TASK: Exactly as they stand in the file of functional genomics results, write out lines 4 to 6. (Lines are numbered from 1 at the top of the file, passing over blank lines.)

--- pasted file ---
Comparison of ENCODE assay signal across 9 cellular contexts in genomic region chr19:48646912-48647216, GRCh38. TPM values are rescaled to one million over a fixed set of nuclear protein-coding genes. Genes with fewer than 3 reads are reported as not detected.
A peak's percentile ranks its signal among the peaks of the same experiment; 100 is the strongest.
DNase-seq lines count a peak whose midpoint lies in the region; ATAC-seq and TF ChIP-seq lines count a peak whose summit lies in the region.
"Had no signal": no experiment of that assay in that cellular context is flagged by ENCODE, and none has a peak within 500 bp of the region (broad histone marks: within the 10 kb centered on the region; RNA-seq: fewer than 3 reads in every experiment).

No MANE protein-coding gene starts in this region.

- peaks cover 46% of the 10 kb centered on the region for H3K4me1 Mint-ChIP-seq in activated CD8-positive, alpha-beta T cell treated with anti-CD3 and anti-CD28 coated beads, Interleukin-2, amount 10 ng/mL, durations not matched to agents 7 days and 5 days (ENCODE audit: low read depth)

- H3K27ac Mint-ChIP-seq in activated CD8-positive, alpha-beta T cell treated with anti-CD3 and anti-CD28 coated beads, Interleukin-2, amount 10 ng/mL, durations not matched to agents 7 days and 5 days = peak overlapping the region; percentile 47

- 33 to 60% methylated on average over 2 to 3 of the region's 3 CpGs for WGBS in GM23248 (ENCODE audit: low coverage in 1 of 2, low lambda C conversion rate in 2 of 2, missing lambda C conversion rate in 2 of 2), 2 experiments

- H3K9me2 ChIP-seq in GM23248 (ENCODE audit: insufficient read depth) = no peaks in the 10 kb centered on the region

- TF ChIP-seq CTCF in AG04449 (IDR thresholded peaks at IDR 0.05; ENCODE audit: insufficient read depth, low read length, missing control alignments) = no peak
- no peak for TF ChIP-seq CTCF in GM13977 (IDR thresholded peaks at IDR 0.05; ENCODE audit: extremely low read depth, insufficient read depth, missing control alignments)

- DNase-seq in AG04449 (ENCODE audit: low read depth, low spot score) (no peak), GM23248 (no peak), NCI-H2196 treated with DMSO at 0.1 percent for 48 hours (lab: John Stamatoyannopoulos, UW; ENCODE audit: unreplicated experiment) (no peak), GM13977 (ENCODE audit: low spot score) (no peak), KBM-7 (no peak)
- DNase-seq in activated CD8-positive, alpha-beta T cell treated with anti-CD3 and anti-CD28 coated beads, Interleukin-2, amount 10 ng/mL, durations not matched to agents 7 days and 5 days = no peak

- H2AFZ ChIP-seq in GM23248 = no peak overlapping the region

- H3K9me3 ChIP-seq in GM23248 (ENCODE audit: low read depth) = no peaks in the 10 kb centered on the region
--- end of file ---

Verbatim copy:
"Had no signal": no experiment of that assay in that cellular context is flagged by ENCODE, and none has a peak within 500 bp of the region (broad histone marks: within the 10 kb centered on the region; RNA-seq: fewer than 3 reads in every experiment).

No MANE protein-coding gene starts in this region.

- peaks cover 46% of the 10 kb centered on the region for H3K4me1 Mint-ChIP-seq in activated CD8-positive, alpha-beta T cell treated with anti-CD3 and anti-CD28 coated beads, Interleukin-2, amount 10 ng/mL, durations not matched to agents 7 days and 5 days (ENCODE audit: low read depth)